Multiple Intelligence

What is the Theory of Multiple Intelligences?

Our curriculum is based on the principle that a person has more than one ‘type’ of intelligence, following the Multiple Intelligence model of Dr. Howard Gardner. Each individual possesses a unique blend of all the intelligences. The Learning Curve provides the child with the right stimuli and interventions to ensure the well-rounded development of multiple intelligences.

WORD SMART Verbal linguistic

WORD SMART: Verbal-Linguistic

A ‘word smart’ child picks up words quickly, starts speaking early, or loves listening to stories. He exhibits an increased verbal and linguistic fluency that will later translate to an aptitude towards language.

LOGIC SMART: Logical–Mathematical

‘Logic smart’ children may not know or understand numbers, but are able to make logical and critical connections, such as when they play with jigsaws or blocks, or when they recognize the cause and effect behind an occurrence. They may be able to interact with patterns, identify colors, or play with jigsaws better than their peers.

LOGIC SMART logical mathematical

BODY SMART bodily kinesthetic

BODY SMART: Bodily–Kinesthetic

If a child loves to play outdoors, dance, or is always on the go, then they are likely to be ‘body smart’. This kind of physical intelligence also applies to fine and gross motor skills, and can translate to an aptitude towards sports or other physical activities.

PICTURE SMART: Visual-Spatial

If the child likes to express herself by drawing, or making things out of play-dough, then she may be ‘picture smart’. This intelligence deals with the ability to visualize and use space intelligently. Children who like to draw, or play with blocks and enjoy building things, tend towards this intelligence type.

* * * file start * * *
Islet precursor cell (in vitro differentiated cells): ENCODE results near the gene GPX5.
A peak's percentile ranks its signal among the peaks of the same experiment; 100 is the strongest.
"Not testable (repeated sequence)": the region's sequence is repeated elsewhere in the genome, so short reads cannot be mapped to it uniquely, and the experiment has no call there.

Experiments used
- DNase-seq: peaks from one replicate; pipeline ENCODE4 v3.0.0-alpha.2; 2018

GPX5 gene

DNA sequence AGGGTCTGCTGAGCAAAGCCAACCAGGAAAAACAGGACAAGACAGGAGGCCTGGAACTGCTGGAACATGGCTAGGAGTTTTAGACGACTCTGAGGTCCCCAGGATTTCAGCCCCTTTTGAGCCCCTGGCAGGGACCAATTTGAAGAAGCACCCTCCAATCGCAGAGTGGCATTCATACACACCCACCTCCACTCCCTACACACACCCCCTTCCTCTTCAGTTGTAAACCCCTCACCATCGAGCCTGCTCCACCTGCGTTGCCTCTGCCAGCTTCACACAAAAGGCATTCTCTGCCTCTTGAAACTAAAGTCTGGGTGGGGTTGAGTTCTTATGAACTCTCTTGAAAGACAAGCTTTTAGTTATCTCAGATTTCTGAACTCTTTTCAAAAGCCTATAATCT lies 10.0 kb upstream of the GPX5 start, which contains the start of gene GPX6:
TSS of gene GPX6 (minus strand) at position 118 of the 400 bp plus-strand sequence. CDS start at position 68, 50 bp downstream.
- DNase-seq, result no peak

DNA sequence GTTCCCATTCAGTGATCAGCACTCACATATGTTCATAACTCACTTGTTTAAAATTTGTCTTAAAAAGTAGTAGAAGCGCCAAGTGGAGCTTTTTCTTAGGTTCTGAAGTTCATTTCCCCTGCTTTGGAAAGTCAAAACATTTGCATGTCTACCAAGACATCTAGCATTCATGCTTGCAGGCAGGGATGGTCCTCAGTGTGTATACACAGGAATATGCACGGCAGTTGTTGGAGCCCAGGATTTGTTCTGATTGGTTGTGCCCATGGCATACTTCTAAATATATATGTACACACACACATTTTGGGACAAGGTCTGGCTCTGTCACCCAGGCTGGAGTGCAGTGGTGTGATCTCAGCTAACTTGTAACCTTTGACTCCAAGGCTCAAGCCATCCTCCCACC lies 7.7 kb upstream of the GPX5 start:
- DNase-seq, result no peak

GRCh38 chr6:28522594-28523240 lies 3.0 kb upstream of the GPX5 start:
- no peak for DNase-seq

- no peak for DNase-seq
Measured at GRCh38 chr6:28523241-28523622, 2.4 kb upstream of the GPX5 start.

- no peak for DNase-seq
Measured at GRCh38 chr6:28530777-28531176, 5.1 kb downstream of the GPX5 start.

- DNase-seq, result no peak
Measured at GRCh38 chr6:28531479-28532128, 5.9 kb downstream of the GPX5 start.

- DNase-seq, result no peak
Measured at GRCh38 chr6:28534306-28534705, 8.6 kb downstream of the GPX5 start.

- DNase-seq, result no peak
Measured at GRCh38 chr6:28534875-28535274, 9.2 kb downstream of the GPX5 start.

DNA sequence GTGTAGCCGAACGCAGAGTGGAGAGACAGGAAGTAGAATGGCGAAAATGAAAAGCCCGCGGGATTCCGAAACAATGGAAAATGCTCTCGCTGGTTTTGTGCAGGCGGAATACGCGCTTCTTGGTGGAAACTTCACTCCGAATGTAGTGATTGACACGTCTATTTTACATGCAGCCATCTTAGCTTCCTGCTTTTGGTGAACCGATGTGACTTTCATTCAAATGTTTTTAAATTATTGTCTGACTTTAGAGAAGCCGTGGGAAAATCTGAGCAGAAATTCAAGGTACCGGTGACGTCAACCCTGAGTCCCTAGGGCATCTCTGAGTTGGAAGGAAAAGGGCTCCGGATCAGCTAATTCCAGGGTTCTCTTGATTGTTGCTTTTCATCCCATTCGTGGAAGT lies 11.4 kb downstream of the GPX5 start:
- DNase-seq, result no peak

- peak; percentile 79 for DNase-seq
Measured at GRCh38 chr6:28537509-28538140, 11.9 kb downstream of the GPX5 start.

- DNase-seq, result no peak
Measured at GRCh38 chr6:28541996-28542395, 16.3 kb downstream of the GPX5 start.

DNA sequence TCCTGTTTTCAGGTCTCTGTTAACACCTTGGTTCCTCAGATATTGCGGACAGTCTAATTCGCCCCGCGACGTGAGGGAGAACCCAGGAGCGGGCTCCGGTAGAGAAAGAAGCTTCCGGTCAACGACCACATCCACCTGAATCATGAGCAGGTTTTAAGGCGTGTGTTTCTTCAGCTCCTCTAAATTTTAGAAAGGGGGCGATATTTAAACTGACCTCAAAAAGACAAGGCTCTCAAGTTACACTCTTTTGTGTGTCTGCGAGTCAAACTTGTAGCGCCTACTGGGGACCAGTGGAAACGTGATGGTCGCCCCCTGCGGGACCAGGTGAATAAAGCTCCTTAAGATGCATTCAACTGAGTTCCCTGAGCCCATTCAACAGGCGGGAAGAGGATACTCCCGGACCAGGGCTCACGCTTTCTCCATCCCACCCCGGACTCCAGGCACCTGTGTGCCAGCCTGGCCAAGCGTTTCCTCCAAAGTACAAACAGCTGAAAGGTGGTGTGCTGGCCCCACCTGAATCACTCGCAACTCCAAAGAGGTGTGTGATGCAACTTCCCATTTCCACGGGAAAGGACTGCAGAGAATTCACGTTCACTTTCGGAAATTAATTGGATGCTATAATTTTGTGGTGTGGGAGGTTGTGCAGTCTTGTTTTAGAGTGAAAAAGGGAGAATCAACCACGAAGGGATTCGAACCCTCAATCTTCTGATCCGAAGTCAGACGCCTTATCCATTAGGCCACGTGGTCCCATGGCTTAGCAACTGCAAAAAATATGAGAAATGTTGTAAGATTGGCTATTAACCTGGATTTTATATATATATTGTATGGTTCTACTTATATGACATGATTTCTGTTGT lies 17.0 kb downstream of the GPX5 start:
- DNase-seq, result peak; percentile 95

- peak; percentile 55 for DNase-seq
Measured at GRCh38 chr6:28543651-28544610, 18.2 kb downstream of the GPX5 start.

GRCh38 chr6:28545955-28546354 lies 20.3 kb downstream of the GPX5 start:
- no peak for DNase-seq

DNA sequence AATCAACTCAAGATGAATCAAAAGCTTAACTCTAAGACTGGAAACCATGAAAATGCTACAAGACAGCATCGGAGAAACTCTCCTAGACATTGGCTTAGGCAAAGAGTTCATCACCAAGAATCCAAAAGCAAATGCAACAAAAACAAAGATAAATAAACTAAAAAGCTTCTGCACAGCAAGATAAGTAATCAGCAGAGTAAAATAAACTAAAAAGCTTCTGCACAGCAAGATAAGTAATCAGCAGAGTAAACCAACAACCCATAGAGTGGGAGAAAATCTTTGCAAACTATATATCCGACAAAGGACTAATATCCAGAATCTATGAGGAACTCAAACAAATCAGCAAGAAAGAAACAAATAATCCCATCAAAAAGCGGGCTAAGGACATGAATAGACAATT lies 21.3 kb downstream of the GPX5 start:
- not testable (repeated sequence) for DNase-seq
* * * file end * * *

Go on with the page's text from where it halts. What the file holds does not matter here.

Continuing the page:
PICTURE SMART Visual spatial

PEOPLE SMART Interpersonal

PEOPLE SMART: Interpersonal

Children who love to be around others, or play in groups can be considered ‘people smart’. This intelligence refers to a child’s social aptitude—their ability to interact with others and be comfortable in groups. Both extrovert and introverted children can have high interpersonal intelligence if they are able to understand group dynamics and work well with others.

MUSIC SMART: Musical–Rhythmic

One of the first intelligences to develop in a child is ‘musical intelligence’. They are receptive to music, such as rhymes, lullabies, or simple songs. Toddlers who enjoy listening to music, love to sing, or like to make music by tapping or shaking objects, may be ‘music smart’ and enjoy taking part in rhythmic or musical activities.

MUSIC SMART musical rhythmic


SELF SMART: Intrapersonal

Toddlers do not have a very strong sense of the self versus the other. However if a child develops the ability to introspect faster than her peers, or is able to articulate how she would feel in certain situations, she can be considered ‘self smart’. “How does this make me feel?” or “If I do this, what does that mean for me?” are important questions related to this type of intelligence.

NATURE SMART: Naturalistic

If a child likes animals, gardening, or just loves being outside, he might be ‘nature smart’. This intelligence refers to a connection and understanding of nature, and can later translate to the child being passionate about ecology, or wildlife conservation.